Awe and History in the Arab Revolts

Rami G. Khouri

BEIRUT -- For those many honest people around the world who are perplexed by the variations and inconsistencies in so many aspects of the current citizen revolts across the Arab world, historical analogies may be a good starting point to understand the full dimensions and implications of the momentous current developments. In their ongoing revolts against police states and overly centralized autocratic governments, ordinary Arab men and women are compressing into a single moment their equivalent of perhaps the two most outstanding global historical movements of the past 300 years or so: first, the democratic revolutions that engulfed the world from their starting points in France and the United States in the late 18th Century; and, second, the global decolonization movement that swept much of the Third World in the mid-20th Century.
Each of those movements on its own was a monumental force for human and social transformation on a colossal scale, sweeping across countries and continents with an intensity that emphasizes how the powerful allure of freedom and sovereignty resonate so strongly in the hearts of people everywhere. It is impressive enough for a society to transform itself into a democracy, and it is equally moving to see entire countries rid themselves of foreign domination or control and achieve true independence. So imagine how awesome it is to combine these two great feats into a single dynamic -- which allows us to understand better the persistence, intensity and complexities of these citizen revolts.
Democratic revolutions and liberation movements across the world often lasted for decades, and usually included various forms of political violence, domestic turmoil, intense negotiations, trial-and-error policies, and in-fighting among dominant political groups or movements. Some transformations were stopped or reversed in mid-course; others persisted for a century or more until the fruits of change were finally made available to all citizens. In some of the world’s leading democracies, for example, women only obtained the right to vote hundreds of years after the declaration of statehood or the consolidation of nationhood: in 1920 in the United States, 1928 in the United Kingdom, 1944 in France and 1971 in Switzerland.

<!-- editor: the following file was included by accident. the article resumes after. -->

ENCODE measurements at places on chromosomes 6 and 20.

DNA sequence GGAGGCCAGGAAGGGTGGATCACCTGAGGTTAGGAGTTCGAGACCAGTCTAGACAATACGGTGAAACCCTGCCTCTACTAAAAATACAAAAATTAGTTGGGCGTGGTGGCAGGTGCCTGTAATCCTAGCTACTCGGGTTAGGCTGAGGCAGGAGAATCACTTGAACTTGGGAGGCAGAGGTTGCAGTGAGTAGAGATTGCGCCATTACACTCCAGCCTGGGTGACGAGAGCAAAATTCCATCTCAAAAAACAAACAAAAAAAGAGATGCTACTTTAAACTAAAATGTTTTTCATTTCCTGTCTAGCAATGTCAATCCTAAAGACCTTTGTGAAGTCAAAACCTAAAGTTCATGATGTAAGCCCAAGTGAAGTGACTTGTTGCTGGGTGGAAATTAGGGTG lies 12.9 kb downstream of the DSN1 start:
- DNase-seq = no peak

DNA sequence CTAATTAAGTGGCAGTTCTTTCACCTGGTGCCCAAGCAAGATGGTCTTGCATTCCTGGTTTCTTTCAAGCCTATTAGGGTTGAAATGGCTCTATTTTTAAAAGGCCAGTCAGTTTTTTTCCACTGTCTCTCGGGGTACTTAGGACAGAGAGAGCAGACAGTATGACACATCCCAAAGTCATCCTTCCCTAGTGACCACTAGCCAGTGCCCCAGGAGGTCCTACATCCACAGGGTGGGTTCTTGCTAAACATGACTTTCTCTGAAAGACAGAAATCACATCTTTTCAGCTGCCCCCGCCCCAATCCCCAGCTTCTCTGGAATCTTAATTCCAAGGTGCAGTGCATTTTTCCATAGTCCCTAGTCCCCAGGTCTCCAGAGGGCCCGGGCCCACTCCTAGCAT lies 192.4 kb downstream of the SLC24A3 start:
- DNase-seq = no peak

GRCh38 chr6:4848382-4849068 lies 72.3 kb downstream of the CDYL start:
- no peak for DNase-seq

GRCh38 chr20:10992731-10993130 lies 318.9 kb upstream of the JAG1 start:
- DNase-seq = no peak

Genuine sovereignty and credible democracy often go hand-in-hand, but often also occur sequentially, as we witness in Russia, China and East Asia in our time, where democracy evolves slowly in eminently sovereign lands. A critical third element that can accelerate or retard these two great phenomena is economic development. Prospering societies with a credible dose of social equity (Switzerland, Norway, Canada) will enjoy more vibrant democracies than stressed, poor and polarized lands (Yemen, Kenya, Pakistan). These all occur simultaneously in the Arab revolts across the region today, as men and women who struggle for their freedom, democracy and true sovereignty also have to cope with the drag of hollowed economies and corrupted bureaucracies.
This is why I and many millions of other Arabs are in absolute awe of what ordinary men and women are doing in Tunisia, Egypt, Syria, Libya, Yemen, Bahrain and, to a lesser extent, in other Arab countries where the struggle for democratic sovereignty is less intense. These people are simultaneously trying to achieve in a few months what leading Western democracies and independent states around the world needed decades, or even a few centuries, to achieve: to remove the oppressive weight of an authoritarian elite or foreign influence, reconfigure and re-legitimize the institutions of national governance, expand the base of national decision-making to allow all citizens to feel that they have a say in how their country is run, and revitalize economic growth while paying attention to basic social equity issues.
The triple dictates of national sovereignty, democratic constitutionalism and equitable and sustainable socio-economic growth create demands that are beyond the capabilities of even the most advanced and stable societies. Arab countries, on the other hand, must address all three of these enormous and important issues at the same time, when they all lack the experienced human talent needed to get the job done.
I know that awe is not a sufficient reaction that can contribute anything useful to the great feats being achieved by courageous men and women in Libya, Syria, Tunisia, Bahrain, Egypt, Yemen and other Arab lands. But awe is my initial spontaneous reaction as I watch what is going on all around me in the Arab world, where once pacified, ossified and dehumanized Arab men and women squeeze into a matter of months their own struggle to enjoy the epic global human triumphs of the past three centuries -- democracy, freedom and national sovereignty. So if you notice some contradictions or inconsistencies in events around our region, or you are skeptical that the citizen revolts will achieve their aims, this would be a good moment to look back in world history and appreciate that Arabs are finally claiming their place in that awesome but messy saga. Rami G. Khouri is Editor-at-large of The Daily Star, and Director of the Issam Fares Institute for Public Policy and International Affairs at the American University of Beirut, in Beirut, Lebanon. Copyright © 2011 Rami G. Khouri -- distributed by Agence Global